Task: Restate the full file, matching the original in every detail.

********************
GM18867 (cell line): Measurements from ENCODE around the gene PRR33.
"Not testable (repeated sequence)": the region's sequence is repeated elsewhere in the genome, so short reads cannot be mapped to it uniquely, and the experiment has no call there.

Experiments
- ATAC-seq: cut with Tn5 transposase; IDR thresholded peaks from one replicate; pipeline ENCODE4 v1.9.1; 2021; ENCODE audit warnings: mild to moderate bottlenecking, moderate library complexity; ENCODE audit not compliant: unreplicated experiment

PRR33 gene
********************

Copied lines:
GM18867 (cell line): Measurements from ENCODE around the gene PRR33.
"Not testable (repeated sequence)": the region's sequence is repeated elsewhere in the genome, so short reads cannot be mapped to it uniquely, and the experiment has no call there.

Experiments
- ATAC-seq: cut with Tn5 transposase; IDR thresholded peaks from one replicate; pipeline ENCODE4 v1.9.1; 2021; ENCODE audit warnings: mild to moderate bottlenecking, moderate library complexity; ENCODE audit not compliant: unreplicated experiment

PRR33 gene